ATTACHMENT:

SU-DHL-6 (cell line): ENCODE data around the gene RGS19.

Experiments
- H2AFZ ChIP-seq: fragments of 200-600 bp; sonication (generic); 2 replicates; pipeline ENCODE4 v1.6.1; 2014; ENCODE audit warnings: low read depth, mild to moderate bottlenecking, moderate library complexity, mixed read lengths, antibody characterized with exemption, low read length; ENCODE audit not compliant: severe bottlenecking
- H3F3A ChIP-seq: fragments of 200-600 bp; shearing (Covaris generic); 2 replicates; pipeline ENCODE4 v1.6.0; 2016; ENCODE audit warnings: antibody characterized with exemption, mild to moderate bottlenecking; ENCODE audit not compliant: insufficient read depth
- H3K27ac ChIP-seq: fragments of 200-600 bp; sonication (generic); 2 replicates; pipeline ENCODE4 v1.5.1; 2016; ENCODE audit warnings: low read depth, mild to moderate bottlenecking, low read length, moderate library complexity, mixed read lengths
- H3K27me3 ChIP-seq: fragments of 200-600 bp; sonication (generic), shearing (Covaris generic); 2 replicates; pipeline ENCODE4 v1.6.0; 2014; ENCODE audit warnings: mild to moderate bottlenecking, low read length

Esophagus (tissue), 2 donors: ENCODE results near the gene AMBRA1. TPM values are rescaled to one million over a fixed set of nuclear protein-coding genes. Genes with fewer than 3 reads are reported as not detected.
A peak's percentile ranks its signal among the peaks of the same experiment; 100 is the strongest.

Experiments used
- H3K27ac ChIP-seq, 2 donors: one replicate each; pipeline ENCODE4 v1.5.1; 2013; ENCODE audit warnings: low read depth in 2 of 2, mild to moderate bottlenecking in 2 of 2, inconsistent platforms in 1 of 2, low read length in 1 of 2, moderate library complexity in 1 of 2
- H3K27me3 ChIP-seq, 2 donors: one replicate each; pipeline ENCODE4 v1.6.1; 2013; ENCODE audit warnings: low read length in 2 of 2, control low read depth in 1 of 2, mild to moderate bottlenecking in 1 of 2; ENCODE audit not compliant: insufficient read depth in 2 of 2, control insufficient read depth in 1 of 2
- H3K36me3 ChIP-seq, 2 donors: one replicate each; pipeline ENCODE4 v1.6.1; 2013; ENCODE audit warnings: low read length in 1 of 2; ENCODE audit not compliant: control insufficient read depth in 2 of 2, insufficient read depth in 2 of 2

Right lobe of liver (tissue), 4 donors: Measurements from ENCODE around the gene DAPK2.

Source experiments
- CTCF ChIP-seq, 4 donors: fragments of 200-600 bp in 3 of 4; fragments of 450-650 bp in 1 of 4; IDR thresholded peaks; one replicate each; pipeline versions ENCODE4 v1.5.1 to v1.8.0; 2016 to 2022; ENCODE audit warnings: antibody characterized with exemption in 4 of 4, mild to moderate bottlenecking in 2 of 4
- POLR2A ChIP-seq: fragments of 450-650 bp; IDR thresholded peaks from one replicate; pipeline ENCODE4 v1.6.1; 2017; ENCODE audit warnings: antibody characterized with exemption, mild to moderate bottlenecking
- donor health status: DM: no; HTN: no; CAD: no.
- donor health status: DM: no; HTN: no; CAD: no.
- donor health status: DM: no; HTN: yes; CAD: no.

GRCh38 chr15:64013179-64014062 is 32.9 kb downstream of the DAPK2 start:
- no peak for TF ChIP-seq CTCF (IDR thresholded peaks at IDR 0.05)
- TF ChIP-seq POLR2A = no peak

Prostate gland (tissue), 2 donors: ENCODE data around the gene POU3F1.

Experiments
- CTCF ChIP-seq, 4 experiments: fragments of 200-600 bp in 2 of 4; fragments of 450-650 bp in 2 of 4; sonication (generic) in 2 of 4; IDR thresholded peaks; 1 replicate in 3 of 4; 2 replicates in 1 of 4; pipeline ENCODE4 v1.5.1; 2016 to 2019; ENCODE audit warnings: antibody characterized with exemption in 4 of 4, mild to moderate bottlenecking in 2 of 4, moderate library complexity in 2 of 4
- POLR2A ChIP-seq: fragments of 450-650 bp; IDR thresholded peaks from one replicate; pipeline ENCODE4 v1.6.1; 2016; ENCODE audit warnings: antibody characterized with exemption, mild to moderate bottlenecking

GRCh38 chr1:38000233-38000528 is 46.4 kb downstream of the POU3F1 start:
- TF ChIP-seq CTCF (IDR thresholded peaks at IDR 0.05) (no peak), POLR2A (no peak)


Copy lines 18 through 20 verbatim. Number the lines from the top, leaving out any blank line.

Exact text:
- donor health status: DM: no; HTN: no; CAD: no.
- donor health status: DM: no; HTN: yes; CAD: no.

GRCh38 chr15:64013179-64014062 is 32.9 kb downstream of the DAPK2 start: